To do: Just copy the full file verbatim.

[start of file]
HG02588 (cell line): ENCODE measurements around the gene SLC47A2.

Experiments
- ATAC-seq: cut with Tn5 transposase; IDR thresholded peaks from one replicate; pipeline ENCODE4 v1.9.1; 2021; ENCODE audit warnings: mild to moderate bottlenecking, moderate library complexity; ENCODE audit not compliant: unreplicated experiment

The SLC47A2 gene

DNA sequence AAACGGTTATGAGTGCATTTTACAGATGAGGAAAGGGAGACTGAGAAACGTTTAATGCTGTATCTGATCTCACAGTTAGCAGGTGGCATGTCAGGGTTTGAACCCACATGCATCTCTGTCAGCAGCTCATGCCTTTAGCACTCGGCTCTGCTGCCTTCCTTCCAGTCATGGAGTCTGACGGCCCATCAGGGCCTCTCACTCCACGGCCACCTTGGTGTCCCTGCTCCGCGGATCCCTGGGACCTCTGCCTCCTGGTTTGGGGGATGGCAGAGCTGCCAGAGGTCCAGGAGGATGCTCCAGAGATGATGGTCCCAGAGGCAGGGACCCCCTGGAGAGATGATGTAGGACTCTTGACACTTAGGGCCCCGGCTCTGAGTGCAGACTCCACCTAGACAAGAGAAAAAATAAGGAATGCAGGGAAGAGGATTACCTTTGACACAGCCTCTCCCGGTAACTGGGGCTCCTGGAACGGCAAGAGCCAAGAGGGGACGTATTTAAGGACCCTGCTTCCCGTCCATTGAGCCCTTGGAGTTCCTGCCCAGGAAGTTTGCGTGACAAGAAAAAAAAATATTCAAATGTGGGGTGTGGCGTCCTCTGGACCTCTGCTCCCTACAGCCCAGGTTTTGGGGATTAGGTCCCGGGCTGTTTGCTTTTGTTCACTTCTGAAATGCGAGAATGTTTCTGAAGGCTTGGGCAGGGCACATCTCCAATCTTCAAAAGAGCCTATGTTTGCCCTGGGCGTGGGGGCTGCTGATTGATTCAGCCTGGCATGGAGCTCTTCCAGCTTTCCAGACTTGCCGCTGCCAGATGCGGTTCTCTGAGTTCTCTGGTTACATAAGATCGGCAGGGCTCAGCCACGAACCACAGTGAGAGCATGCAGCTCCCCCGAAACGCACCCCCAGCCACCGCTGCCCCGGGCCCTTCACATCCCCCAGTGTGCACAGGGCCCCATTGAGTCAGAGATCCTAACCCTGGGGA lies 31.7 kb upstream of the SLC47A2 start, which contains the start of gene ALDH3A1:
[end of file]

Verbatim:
HG02588 (cell line): ENCODE measurements around the gene SLC47A2.

Experiments
- ATAC-seq: cut with Tn5 transposase; IDR thresholded peaks from one replicate; pipeline ENCODE4 v1.9.1; 2021; ENCODE audit warnings: mild to moderate bottlenecking, moderate library complexity; ENCODE audit not compliant: unreplicated experiment

The SLC47A2 gene

DNA sequence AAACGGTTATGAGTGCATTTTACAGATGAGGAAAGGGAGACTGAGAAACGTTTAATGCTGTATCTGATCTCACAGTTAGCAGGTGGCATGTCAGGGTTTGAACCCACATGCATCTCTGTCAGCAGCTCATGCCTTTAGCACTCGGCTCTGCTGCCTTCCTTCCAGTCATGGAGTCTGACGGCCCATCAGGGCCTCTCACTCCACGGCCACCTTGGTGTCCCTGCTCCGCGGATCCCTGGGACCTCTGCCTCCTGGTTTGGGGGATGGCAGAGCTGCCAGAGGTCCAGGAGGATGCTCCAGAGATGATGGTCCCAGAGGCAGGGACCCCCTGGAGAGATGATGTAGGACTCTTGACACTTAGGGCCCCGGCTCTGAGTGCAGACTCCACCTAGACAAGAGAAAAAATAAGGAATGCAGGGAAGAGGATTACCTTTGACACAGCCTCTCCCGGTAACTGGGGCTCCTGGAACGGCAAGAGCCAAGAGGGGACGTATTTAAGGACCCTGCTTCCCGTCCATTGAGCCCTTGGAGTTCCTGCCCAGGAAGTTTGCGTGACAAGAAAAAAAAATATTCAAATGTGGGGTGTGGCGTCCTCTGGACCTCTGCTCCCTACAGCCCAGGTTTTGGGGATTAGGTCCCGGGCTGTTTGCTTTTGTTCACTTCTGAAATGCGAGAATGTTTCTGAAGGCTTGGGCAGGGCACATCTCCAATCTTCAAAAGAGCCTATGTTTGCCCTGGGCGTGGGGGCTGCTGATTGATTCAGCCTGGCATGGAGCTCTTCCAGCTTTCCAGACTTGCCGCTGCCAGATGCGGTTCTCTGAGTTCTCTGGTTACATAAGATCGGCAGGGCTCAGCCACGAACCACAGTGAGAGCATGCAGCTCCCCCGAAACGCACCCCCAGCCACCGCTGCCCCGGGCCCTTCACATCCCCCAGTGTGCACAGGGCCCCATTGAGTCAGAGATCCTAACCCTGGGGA lies 31.7 kb upstream of the SLC47A2 start, which contains the start of gene ALDH3A1: